Proposals will cover one or more of the following fields:
- Renewable energy,
- Energy storage,
- Smart and flexible energy systems,
- Carbon capture, utilisation and storage (CCUS).
Proposals will combine the relevant scientific and technological elements of these fields with relevant social sciences and humanities in a way that is balanced and provides an interdisciplinary approach (e.g. involving SSH scientists as partners; including SSH scientific subjects as parts of interdisciplinarity, developing special SSH curricula or similar).
Proposals will deliver all the following, addressing the specific needs of the SET Plan objectives and its Implementation Plans:
- Efficient and effective cooperation networks both among European universities and between European universities and business;
- Challenge and case-based modules that are linked to European university programmes (at least three per programme) to teach students about operational problems combining the social, technological and industrial dimensions;
- At least three innovative (such as using digitisation) and short (3-4 months) university tools/programmes in the chosen field or fields, which are replicable and scalable in Europe, and respond rapidly to urgent European industry needs and the rapidly evolving European energy landscape;
- Opportunities for student mobility between the academia and industry.
The networks will also address needs for training the trainers. However, except for piloting, the actual teaching or training the trainer activities remain outside the scope of this topic. Modules and programmes will only be developed in English.
The Commission considers that proposals requesting a contribution from the EU in the range of EUR 2 to 4 million would allow this specific challenge to be addressed appropriately. Nonetheless, this does not preclude submission and selection of proposals requesting other amounts.
The energy sector is evolving rapidly creating new job opportunities while requiring new skills and expertise to be developed. The challenges are significant. Over the coming years, the growing low-carbon energy sector requires many employees to be educated, trained or re-skilled. At the same time, energy innovation creates a massive need for new talents, able to cope and conduct the energy transition with a systemic approach. Therefore curricula and programmes, including the modules organised in operating environment, need to be upgraded or new ones developed.
Due to their interdisciplinary work in research, innovation, education and training, universities are core stakeholders in Europe's energy transition towards a low carbon society. They also are important change agents that will be instrumental in responding to the above mentioned challenges.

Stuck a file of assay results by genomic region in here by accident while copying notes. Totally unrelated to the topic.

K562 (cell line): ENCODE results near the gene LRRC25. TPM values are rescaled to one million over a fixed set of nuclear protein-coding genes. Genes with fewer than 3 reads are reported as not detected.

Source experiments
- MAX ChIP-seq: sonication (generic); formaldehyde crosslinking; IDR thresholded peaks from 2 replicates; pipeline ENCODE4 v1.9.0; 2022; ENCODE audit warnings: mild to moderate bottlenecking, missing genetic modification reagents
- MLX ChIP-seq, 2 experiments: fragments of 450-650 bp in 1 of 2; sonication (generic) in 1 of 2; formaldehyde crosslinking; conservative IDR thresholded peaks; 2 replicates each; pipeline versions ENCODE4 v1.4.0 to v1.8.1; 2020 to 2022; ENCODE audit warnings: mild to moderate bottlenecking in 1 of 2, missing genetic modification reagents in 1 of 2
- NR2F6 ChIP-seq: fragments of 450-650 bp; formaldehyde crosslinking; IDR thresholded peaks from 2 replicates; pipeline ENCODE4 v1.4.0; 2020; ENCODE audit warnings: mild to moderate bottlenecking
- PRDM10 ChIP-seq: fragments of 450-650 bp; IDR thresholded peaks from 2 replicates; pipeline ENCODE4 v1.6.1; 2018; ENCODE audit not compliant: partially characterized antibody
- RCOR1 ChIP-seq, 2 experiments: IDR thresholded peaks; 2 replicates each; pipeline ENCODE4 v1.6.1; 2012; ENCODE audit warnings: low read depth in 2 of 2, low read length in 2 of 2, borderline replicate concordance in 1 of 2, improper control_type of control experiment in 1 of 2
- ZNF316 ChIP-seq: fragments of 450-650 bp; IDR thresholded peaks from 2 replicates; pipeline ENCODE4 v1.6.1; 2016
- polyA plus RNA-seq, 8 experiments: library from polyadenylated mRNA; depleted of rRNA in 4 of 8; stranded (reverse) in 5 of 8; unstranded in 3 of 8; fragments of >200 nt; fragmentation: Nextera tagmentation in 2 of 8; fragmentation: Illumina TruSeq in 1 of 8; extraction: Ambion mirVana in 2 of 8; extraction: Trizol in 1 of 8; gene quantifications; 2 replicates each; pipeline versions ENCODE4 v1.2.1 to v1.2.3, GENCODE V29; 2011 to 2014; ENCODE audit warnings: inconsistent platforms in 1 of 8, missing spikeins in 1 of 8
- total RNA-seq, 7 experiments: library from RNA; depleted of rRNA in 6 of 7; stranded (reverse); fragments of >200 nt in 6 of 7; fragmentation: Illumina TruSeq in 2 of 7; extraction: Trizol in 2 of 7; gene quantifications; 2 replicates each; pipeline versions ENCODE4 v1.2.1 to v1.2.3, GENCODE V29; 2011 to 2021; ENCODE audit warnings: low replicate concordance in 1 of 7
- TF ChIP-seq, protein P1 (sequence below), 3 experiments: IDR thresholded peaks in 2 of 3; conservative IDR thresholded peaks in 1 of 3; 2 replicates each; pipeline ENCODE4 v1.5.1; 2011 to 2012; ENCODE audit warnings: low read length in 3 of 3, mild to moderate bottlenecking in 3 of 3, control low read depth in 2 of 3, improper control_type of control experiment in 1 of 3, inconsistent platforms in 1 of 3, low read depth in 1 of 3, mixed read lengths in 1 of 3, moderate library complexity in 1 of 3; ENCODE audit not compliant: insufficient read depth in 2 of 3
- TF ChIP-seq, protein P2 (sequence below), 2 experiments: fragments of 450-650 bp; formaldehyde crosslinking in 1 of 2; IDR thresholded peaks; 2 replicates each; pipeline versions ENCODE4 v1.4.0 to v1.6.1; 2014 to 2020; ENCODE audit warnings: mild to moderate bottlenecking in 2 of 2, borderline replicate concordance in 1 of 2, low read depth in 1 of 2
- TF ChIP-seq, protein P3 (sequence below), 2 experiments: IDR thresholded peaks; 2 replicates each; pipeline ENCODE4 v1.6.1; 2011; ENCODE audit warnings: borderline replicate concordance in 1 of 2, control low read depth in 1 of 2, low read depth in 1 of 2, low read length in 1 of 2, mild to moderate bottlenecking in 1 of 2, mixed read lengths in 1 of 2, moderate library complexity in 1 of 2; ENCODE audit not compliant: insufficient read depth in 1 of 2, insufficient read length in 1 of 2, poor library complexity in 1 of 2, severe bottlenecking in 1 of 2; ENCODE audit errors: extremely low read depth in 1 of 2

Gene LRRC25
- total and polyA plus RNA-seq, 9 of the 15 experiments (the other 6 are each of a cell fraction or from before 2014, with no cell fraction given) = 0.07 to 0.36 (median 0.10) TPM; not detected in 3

In order that European universities contribute fully to the objectives of the Energy Union and to the SET Plan[[https://ec.europa.eu/energy/en/topics/technology-and-innovation/strategic-energy-technology-plan]] they need to cooperate further with innovative businesses and offer appropriate curricula/programmes[[The SET Plan Education and Training Roadmap can serve as a general reference document https://setis.ec.europa.eu/setis-output/education-training-roadmap]]. To do so silos need to be broken between energy technologies and interdisciplinarity that is conducive to addressing the challenges of the whole energy system needs to be fostered. The appropriate skills for tackling the energy transition, going beyond separate technologies and incorporating social, entrepreneurial/managerial and market aspects of the energy system, need to be developed.
In addition, solutions need to be clearly targeted, oriented to meet skills needs quickly, easily replicable in other domains and scalable to other European universities/institutions. For this purpose it is crucial to have active networks in place among universities and between universities and business.
The funded proposals are expected to lead to a generation of researchers and engineers who are equipped to develop, improve and deploy new energy technologies, thereby contributing to meeting the challenges of the energy transition.
At the same time, the capacities of the European universities in energy research, innovation and education will be enhanced, as will their ability to engage with industry, cities, regions and other key societal actors. This will increase European universities' abilities to facilitate the swift deployment of technological and non-technological innovations in the energy sector.